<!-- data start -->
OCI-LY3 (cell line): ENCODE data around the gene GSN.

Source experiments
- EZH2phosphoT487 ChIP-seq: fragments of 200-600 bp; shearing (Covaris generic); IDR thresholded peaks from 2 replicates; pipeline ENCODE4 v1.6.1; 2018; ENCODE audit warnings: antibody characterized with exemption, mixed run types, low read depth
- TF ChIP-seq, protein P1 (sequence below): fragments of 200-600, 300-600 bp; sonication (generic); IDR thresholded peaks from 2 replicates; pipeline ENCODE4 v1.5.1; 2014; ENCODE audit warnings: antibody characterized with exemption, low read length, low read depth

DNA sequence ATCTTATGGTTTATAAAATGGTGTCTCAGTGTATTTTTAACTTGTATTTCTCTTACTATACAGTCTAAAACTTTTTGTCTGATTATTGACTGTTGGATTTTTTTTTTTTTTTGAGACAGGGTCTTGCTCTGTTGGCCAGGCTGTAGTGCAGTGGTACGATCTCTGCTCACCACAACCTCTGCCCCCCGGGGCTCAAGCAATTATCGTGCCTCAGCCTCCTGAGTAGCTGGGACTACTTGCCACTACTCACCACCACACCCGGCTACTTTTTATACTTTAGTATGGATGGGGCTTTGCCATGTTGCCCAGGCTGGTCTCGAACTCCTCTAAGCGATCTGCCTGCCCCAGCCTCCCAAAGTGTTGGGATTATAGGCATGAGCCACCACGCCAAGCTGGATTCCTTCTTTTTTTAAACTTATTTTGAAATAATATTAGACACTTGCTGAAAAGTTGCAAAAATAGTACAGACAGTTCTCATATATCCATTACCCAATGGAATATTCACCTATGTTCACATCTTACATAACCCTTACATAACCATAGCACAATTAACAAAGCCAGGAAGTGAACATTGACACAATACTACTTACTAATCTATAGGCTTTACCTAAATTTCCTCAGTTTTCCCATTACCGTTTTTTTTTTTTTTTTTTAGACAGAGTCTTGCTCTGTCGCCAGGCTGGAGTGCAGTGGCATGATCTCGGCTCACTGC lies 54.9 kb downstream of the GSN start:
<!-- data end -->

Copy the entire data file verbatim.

OCI-LY3 (cell line): ENCODE data around the gene GSN.

Source experiments
- EZH2phosphoT487 ChIP-seq: fragments of 200-600 bp; shearing (Covaris generic); IDR thresholded peaks from 2 replicates; pipeline ENCODE4 v1.6.1; 2018; ENCODE audit warnings: antibody characterized with exemption, mixed run types, low read depth
- TF ChIP-seq, protein P1 (sequence below): fragments of 200-600, 300-600 bp; sonication (generic); IDR thresholded peaks from 2 replicates; pipeline ENCODE4 v1.5.1; 2014; ENCODE audit warnings: antibody characterized with exemption, low read length, low read depth

DNA sequence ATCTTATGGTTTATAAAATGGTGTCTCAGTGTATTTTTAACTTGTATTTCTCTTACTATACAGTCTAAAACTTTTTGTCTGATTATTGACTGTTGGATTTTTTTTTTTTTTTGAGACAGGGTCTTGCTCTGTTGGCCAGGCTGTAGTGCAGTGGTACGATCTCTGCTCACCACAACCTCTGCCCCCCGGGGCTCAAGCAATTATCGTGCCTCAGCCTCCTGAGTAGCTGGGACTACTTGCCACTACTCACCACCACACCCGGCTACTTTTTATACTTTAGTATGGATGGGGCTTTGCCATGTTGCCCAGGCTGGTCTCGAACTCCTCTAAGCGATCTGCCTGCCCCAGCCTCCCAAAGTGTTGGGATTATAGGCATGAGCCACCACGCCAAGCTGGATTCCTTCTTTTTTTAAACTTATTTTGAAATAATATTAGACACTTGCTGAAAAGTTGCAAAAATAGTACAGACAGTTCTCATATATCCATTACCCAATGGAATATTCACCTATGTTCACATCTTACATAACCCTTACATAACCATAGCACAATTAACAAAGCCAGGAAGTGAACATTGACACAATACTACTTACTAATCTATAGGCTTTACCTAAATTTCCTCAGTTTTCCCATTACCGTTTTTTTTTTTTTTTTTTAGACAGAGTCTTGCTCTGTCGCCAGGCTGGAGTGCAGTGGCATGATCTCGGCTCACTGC lies 54.9 kb downstream of the GSN start: